On more than one occasion I have gone out to buy an album but come home with three, sometimes without the one I had initially intended to buy. I love shopping for them, trailing around record shops, looking at the cover and tracklisting on the way home and finally playing it. I also tend to strike up conversations with those behind the till if they look friendly enough. One recent encounter found me speaking about the brilliant Flamin’ Groovies album Teenage Head, to the middle aged owner of the store clearly more in to rockabilly if his hairstyle and clothing were anything to go by. Thankfully, with the original vinyl hanging on the wall, he too had great respect for one of the best records of 1971, a year not shy of great album releases. To be honest, I think he was just glad someone was in his shop on a Tuesday afternoon.
One of my most enjoyable album buying escapades happened recently when I tracked down two LP’s I’ve been seeking out on vinyl for years by one of my favourite songwriters, the (fairly) obscure American Bob Lind. The fact that I already had the songs on a CD released in 2007 was beside the point. I have searched record stores from New York to Berlin for his two albums from the sixties, Don’t Be Concerned and Photographs Of Feeling but eventually found them not far from my home in London, in the downstairs vinyl section of Flashback Records. My excitement was such that I let out a muffled scream of delight and felt I had to tell the woman behind the counter why I had a big smile on my face when handing over the cash (£9 for both, bargain of the century). As I finished explaining my delight she simply retorted “they’ve been waiting here for you”. I thought that was a great response as it encapsulates perfectly the notion that an album can feel like a cherished friend. They are there for you through the good and bad times and if chosen wisely will not let you down. I’ve yet to witness first hand the sight of three friends being sold for £10 in Fopp and admittedly whilst such an occurrence would at first appear strange and disconcerting, you would struggle to argue that it didn’t constitute tremendous value for money.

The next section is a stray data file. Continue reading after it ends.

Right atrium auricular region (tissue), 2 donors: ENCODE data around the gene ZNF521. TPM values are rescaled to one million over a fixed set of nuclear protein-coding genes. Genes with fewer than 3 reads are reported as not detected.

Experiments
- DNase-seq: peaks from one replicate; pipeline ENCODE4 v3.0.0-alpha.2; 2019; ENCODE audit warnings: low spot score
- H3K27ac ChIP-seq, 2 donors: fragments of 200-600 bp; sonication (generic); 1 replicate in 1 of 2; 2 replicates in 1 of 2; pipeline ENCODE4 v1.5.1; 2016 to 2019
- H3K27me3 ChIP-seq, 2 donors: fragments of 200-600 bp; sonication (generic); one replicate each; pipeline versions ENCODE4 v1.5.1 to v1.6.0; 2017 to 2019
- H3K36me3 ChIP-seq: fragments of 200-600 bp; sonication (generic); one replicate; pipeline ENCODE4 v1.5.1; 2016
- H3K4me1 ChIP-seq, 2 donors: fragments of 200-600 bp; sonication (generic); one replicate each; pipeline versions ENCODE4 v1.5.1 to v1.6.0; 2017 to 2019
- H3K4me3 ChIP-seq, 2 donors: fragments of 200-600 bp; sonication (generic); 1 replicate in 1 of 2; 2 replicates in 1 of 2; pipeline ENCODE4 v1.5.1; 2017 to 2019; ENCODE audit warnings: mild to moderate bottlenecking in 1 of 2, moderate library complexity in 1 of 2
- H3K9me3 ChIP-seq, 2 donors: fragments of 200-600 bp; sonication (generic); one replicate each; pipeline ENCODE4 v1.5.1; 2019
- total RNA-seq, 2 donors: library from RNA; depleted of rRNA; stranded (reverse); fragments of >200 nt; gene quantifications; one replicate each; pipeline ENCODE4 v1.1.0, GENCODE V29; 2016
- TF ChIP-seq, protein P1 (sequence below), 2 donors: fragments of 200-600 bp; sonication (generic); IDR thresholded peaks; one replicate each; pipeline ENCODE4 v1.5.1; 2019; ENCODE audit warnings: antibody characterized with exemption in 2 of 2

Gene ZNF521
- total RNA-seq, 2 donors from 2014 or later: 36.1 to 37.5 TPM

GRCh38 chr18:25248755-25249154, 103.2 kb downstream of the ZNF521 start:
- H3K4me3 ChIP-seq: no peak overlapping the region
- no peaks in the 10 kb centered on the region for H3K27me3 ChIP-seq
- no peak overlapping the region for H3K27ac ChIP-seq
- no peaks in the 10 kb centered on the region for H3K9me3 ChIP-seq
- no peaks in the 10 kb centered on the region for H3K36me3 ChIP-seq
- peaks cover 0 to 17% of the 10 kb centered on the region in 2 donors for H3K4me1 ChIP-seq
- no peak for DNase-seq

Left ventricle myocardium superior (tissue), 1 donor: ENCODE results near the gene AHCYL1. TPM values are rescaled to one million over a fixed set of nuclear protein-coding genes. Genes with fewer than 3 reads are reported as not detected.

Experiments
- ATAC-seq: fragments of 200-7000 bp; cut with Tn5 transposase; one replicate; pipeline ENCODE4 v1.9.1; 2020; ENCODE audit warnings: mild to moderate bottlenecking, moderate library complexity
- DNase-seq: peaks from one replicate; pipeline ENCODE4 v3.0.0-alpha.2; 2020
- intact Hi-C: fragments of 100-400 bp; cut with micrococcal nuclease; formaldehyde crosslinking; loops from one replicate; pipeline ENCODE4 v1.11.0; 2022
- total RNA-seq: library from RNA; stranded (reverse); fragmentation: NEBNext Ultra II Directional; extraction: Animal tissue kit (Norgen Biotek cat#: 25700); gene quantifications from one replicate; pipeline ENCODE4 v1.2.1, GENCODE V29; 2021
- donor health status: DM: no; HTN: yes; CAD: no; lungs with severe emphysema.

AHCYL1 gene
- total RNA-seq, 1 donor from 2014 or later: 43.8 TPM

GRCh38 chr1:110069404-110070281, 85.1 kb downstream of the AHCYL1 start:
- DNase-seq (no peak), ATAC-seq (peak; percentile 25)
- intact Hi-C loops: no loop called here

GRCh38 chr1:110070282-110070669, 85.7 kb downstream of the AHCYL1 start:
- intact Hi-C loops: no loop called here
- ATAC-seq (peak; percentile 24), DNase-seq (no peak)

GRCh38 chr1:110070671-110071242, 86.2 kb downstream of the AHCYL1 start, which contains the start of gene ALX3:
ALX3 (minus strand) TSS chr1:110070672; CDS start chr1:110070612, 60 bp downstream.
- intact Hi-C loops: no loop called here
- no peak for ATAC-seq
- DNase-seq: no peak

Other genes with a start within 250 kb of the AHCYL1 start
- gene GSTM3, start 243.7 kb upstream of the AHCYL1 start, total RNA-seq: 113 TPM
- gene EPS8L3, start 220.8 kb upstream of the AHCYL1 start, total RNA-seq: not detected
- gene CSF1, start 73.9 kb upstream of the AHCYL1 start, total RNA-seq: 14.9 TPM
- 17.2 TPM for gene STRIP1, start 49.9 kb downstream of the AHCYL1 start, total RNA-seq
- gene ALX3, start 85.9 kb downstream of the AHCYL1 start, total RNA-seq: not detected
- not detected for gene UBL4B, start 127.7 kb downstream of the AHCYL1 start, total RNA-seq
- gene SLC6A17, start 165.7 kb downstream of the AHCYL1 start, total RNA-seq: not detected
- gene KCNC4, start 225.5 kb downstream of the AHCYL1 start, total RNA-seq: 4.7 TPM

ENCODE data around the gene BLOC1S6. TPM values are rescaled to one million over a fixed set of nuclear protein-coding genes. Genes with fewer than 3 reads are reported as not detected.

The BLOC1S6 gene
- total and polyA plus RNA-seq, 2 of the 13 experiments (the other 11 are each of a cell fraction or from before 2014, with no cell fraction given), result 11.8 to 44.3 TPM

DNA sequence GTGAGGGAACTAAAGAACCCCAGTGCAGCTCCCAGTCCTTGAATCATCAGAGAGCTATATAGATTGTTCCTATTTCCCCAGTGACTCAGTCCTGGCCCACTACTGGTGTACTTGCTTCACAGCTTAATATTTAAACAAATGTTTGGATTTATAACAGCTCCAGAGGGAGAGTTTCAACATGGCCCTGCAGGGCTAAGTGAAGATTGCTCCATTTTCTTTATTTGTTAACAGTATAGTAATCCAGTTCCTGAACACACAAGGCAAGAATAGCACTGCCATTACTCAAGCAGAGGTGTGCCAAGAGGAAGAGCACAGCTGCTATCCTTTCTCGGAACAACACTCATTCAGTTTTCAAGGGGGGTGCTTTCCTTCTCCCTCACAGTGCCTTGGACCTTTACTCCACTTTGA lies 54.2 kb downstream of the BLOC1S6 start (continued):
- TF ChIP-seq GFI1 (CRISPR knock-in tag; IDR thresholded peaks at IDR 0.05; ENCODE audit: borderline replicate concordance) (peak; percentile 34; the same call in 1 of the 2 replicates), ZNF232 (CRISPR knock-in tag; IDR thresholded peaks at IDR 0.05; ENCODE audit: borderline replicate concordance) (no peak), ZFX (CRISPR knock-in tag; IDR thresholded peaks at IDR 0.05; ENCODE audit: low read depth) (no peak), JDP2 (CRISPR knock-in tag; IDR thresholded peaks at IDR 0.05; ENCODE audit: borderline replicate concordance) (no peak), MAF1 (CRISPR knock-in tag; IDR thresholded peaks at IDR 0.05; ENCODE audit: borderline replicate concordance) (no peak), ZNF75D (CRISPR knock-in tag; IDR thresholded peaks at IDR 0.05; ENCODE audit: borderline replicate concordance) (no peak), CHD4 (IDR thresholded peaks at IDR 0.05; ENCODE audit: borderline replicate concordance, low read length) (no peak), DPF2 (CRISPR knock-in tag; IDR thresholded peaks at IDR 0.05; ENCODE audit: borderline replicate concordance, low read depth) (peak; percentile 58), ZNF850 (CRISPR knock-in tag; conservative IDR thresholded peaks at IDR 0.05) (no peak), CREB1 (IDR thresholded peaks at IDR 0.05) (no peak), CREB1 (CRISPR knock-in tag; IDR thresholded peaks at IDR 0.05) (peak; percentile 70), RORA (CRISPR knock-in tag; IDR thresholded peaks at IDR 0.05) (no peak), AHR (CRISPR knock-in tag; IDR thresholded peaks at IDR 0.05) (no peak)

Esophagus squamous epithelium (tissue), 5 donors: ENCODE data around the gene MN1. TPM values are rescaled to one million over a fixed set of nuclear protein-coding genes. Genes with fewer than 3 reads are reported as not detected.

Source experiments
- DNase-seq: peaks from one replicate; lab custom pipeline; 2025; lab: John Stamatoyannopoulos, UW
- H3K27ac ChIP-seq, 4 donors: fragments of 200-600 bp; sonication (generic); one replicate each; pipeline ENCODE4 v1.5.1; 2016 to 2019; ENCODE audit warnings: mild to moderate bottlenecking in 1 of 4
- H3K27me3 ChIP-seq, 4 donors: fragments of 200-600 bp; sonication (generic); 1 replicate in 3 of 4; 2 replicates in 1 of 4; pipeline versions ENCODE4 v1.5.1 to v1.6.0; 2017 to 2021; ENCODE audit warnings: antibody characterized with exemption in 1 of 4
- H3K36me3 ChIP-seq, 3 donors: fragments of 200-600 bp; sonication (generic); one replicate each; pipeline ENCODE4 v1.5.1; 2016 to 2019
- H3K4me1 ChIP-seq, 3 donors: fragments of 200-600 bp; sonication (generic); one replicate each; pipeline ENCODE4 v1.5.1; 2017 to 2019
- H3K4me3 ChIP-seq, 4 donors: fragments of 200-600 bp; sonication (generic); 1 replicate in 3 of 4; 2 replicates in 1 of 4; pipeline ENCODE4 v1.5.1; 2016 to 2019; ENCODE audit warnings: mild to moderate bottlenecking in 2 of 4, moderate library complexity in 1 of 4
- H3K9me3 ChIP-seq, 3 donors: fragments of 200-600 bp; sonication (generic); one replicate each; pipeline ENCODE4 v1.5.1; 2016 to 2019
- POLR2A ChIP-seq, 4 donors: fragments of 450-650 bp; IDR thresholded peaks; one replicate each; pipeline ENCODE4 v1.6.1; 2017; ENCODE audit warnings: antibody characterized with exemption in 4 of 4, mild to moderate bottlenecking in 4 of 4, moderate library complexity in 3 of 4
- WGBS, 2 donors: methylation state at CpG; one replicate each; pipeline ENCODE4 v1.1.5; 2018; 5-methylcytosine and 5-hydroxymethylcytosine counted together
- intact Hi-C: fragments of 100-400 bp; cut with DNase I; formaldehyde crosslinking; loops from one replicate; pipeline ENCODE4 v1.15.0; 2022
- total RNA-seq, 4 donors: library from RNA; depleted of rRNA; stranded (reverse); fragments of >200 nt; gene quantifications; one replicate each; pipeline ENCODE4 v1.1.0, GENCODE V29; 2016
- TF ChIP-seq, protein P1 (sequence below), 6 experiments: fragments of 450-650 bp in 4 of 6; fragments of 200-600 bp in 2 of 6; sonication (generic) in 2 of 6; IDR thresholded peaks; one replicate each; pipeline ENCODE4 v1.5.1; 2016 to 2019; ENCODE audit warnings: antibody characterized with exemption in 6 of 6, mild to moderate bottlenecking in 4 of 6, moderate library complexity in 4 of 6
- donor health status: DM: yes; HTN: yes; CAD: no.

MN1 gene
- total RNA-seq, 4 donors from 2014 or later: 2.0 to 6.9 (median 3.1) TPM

It’s easy to romanticise about albums but then again, surely music and romanticism go hand in hand more than say, romanticism and the painting and decorating industry. I say this as my one of my best friends has his own painting and decorating business. He doesn’t tend to talk about matt emulsion much over a drink, but get him started on the merits of Beck’s Sea Change and there’s no stopping him. Like him, it is also my favourite Beck album.
I still sit with friends, play albums and enthuse about them. If drink is involved, I am prone to the expression “it’s f***ing amazing!”, just three words, one an expletive, but they sum it all up. I have extolled the virtues of everything from The Beta Band’s Hot Shots II and Get Yer Ya Ya’s Out by the Stones, to Billie Holiday At Storyville and Tappa Zukie In Dub. There are many, many more besides and I hope many more nights like those still to be had. The conversations on such evenings have often turned in to great debates with matters deliberated over including how Adventure by Television never gets the credit it deserves because of always being in the shadow of Marquee Moon, the fact that Captain Beefheart’s Trout Mask Replica is totally overrated while Safe As Milk is undervalued and how during a certain point in the 1980’s, Boris Becker could rightly have been labelled Ivan Lendl’s bugbear. That last one has nothing to do with music but sometimes we stray off topic.